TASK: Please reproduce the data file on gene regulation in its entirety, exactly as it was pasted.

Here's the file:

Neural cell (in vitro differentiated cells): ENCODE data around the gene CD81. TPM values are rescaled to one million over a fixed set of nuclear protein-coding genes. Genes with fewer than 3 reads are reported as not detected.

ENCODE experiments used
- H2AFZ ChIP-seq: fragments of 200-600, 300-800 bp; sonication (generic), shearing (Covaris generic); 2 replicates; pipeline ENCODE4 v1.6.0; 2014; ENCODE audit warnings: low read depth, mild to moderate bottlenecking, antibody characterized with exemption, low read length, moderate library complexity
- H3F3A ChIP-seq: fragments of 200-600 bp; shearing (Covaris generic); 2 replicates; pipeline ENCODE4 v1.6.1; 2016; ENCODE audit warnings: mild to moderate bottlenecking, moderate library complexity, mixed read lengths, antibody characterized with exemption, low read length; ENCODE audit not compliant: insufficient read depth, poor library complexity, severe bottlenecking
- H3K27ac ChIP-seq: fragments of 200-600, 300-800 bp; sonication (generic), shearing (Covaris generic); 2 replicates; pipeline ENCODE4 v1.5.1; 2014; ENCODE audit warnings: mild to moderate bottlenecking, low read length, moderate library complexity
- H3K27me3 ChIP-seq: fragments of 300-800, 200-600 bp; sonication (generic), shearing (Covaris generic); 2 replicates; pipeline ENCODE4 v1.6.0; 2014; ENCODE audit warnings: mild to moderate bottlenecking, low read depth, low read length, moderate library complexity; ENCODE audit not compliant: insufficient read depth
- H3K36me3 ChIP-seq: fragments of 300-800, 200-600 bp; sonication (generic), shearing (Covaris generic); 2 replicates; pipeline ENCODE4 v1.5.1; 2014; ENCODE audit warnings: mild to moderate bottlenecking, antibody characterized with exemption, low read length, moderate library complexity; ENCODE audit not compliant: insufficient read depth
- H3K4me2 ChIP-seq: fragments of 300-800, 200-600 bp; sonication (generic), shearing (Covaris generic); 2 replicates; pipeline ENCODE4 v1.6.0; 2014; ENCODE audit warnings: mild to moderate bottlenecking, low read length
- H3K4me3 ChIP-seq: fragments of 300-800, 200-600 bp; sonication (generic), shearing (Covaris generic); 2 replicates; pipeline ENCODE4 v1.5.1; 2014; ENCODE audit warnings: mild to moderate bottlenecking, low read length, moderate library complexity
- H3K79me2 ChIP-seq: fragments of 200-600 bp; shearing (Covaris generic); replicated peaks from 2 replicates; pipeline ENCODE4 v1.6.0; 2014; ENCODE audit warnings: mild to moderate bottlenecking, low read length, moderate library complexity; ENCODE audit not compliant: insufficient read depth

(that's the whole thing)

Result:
Neural cell (in vitro differentiated cells): ENCODE data around the gene CD81. TPM values are rescaled to one million over a fixed set of nuclear protein-coding genes. Genes with fewer than 3 reads are reported as not detected.

ENCODE experiments used
- H2AFZ ChIP-seq: fragments of 200-600, 300-800 bp; sonication (generic), shearing (Covaris generic); 2 replicates; pipeline ENCODE4 v1.6.0; 2014; ENCODE audit warnings: low read depth, mild to moderate bottlenecking, antibody characterized with exemption, low read length, moderate library complexity
- H3F3A ChIP-seq: fragments of 200-600 bp; shearing (Covaris generic); 2 replicates; pipeline ENCODE4 v1.6.1; 2016; ENCODE audit warnings: mild to moderate bottlenecking, moderate library complexity, mixed read lengths, antibody characterized with exemption, low read length; ENCODE audit not compliant: insufficient read depth, poor library complexity, severe bottlenecking
- H3K27ac ChIP-seq: fragments of 200-600, 300-800 bp; sonication (generic), shearing (Covaris generic); 2 replicates; pipeline ENCODE4 v1.5.1; 2014; ENCODE audit warnings: mild to moderate bottlenecking, low read length, moderate library complexity
- H3K27me3 ChIP-seq: fragments of 300-800, 200-600 bp; sonication (generic), shearing (Covaris generic); 2 replicates; pipeline ENCODE4 v1.6.0; 2014; ENCODE audit warnings: mild to moderate bottlenecking, low read depth, low read length, moderate library complexity; ENCODE audit not compliant: insufficient read depth
- H3K36me3 ChIP-seq: fragments of 300-800, 200-600 bp; sonication (generic), shearing (Covaris generic); 2 replicates; pipeline ENCODE4 v1.5.1; 2014; ENCODE audit warnings: mild to moderate bottlenecking, antibody characterized with exemption, low read length, moderate library complexity; ENCODE audit not compliant: insufficient read depth
- H3K4me2 ChIP-seq: fragments of 300-800, 200-600 bp; sonication (generic), shearing (Covaris generic); 2 replicates; pipeline ENCODE4 v1.6.0; 2014; ENCODE audit warnings: mild to moderate bottlenecking, low read length
- H3K4me3 ChIP-seq: fragments of 300-800, 200-600 bp; sonication (generic), shearing (Covaris generic); 2 replicates; pipeline ENCODE4 v1.5.1; 2014; ENCODE audit warnings: mild to moderate bottlenecking, low read length, moderate library complexity
- H3K79me2 ChIP-seq: fragments of 200-600 bp; shearing (Covaris generic); replicated peaks from 2 replicates; pipeline ENCODE4 v1.6.0; 2014; ENCODE audit warnings: mild to moderate bottlenecking, low read length, moderate library complexity; ENCODE audit not compliant: insufficient read depth